Palmore said Hardin, in addition to being a gifted artist, has been “absolutely delightful” to work with. “He wants to do everything to please us, and to get everything we want on the mural. He’s so good to help us.”
In whatever town he’s working, Hardin becomes a familiar sight to residents; most of his works take anywhere from 4-6 weeks to complete. (The parade mural, which he started last fall, is a notable exception, due to its size and complexity. Cold or wet weather also delays his work.)
Passers-by drop by frequently while he’s working, sometimes just to say “good job,” but sometimes they’re moved to park their cars and strike up a conversation.
During an interview and photo session with Alabama Living earlier this year, longtime Andalusia resident Jean Thomas stopped by. A portrait of her husband Don, now deceased, is one of several in the law enforcement tableau. Thomas felt that her husband’s portrait didn’t look like him, and told Hardin so; he had to reassure her that he was still in the working stage and that he would go back over the portrait about three times.
“He’ll look just like that picture,” Hardin said, pointing to an old photo he was using as a reference. “Is that going to be OK?”
Reassured, Thomas said yes, complimented him on his work and talked a little about her late husband, who was a game warden for more than 25 years. Residents often stop and tell him their personal stories, as another woman did while Hardin worked on a portrait of a man named Pap Gantt.
“She started talking about him, so now, it will mean more to me to paint it, and have a sense of who he was,” Hardin said. He doesn’t consider it an intrusion at all, and good-naturedly talks with curious onlookers.
“We’ve had good response to this character in front here, who leads the parade, J.D. Shakespeare,” a well-known former police officer. “A boy he actually raised after his mother and father had passed (came by to see the painting), and he got tears in his eyes talking about Mr. Shakespeare and how he watched after him and made sure he was on the right path. So there’s great stories here.”
Having opinions about his work is a good thing, Hardin said, because it means they feel a sense of ownership of it.
“I’ve never had any vandalism. I can’t explain that, but people feel a certain pride, because it’s theirs. They’re very gracious and they thank me, but it’s theirs.”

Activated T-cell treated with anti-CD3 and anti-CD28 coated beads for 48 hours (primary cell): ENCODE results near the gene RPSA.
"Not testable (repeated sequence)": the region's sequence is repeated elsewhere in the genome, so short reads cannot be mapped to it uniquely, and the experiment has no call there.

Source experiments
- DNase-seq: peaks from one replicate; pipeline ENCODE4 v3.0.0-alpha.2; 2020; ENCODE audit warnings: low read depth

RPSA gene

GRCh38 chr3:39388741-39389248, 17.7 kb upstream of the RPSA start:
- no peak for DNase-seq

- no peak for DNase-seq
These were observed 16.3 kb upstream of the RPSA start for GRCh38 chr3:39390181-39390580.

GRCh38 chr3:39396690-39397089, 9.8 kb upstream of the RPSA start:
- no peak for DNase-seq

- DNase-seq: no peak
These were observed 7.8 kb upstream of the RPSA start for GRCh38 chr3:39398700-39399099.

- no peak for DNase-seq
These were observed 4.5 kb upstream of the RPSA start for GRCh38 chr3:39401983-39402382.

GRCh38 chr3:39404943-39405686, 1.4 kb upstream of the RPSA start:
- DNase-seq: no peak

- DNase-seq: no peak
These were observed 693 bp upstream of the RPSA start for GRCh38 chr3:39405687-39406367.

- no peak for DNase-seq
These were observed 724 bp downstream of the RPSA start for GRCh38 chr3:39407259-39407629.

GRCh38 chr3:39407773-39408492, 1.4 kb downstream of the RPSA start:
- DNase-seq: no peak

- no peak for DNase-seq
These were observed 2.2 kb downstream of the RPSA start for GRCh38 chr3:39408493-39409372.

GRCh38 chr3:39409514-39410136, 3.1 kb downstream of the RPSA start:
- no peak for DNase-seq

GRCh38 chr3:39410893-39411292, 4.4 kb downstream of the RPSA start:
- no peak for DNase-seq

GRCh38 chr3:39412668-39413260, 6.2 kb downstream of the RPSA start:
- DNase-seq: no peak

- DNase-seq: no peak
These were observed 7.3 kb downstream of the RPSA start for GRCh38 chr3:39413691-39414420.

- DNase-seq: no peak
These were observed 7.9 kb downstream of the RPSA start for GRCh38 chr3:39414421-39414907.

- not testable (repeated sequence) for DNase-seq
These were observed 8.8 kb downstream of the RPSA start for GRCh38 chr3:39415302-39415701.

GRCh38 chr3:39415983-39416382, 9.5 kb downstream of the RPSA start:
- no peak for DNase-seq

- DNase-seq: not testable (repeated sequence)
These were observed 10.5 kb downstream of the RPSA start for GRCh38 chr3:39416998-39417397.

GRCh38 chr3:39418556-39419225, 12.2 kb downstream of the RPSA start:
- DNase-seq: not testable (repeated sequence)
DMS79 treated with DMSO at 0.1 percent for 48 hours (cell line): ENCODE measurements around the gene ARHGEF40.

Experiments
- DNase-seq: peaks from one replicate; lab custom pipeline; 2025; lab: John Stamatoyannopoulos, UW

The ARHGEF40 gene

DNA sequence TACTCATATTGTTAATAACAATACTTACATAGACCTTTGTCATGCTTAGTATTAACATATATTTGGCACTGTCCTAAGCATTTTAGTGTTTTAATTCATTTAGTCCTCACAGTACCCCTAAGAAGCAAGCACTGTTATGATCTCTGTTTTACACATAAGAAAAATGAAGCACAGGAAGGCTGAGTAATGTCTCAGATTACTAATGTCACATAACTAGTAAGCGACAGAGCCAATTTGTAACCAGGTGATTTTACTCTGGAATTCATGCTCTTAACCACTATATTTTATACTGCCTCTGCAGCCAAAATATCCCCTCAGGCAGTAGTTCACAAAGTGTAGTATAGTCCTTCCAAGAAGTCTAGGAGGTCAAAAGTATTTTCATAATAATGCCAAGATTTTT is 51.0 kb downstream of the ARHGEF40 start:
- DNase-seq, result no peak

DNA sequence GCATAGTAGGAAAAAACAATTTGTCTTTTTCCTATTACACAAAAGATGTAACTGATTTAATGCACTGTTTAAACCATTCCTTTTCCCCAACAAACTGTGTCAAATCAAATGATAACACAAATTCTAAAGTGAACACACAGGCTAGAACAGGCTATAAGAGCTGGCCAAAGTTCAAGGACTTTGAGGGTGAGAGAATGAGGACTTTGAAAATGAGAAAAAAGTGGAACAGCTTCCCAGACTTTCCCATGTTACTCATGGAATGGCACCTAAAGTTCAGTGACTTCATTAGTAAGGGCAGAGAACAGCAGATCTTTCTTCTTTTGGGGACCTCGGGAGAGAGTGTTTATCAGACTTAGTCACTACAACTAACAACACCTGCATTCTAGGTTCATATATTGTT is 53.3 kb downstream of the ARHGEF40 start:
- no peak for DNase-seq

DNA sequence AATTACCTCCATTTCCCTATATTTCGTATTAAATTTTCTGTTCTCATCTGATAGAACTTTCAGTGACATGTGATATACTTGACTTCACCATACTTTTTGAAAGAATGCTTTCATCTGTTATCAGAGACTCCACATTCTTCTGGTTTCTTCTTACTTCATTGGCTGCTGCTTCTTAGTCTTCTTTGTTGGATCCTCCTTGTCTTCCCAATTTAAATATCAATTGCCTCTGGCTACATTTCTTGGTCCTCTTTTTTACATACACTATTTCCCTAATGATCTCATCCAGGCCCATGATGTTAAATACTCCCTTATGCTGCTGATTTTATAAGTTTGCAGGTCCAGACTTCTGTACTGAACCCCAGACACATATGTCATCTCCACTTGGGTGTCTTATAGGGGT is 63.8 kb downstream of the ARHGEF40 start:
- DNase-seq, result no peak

Cullman’s murals weather devastating tornado
By Allison Griffin
The tornado of April 27, 2011, cut a swath through downtown Cullman, irrevocably changing its landscape. The courthouse and nearby emergency management building took a direct hit, as did two school buildings, the First Baptist Church and numerous businesses.
“Our town was just a mess,” recalls Dot Gudger, past president of the Cullman County Historical Society.
Also damaged was one of Cullman’s downtown murals, a colorful homage to the town and its 1880s beginnings. The top right portion of the wall crumbled against the winds of the tornado. The decision was made to repair the damaged portion; the bricks have been replaced, and the building’s owner also added windows during a remodel, so its appearance is much different than it was originally.
But the town pulled together to rebuild after the storm, and its dozen murals, which include a tribute to the Cullman Electric Cooperative, still stand to help tell the story of the town’s history. And, much like the murals in other towns and small cities, they attract a number of tourists, Gudger said.
Such murals also help strengthen public-private partnerships, said Elliot Knight, visual arts program manager for the Alabama State Council on the Arts. In many cases, the buildings are privately owned, so permissions have to be secured for the murals.
“A building owner could get really excited about telling a particular part of that history, and it’s really a win for them, to bring more attention to their space and beautify their location, but also for the community as a whole to benefit,” Knight says.
Gudger says such partnerships were crucial in Cullman, where business owners agreed to let the artists paint on their exterior walls. But just as important were the talents of the painters — Jack Tupper, Bethany Kerr and Donald Walker, all local artists, did Cullman’s murals, in some cases for free. And local organizations made generous donations toward the murals’ creation.
“Cullman is the most giving town,” Gudger says.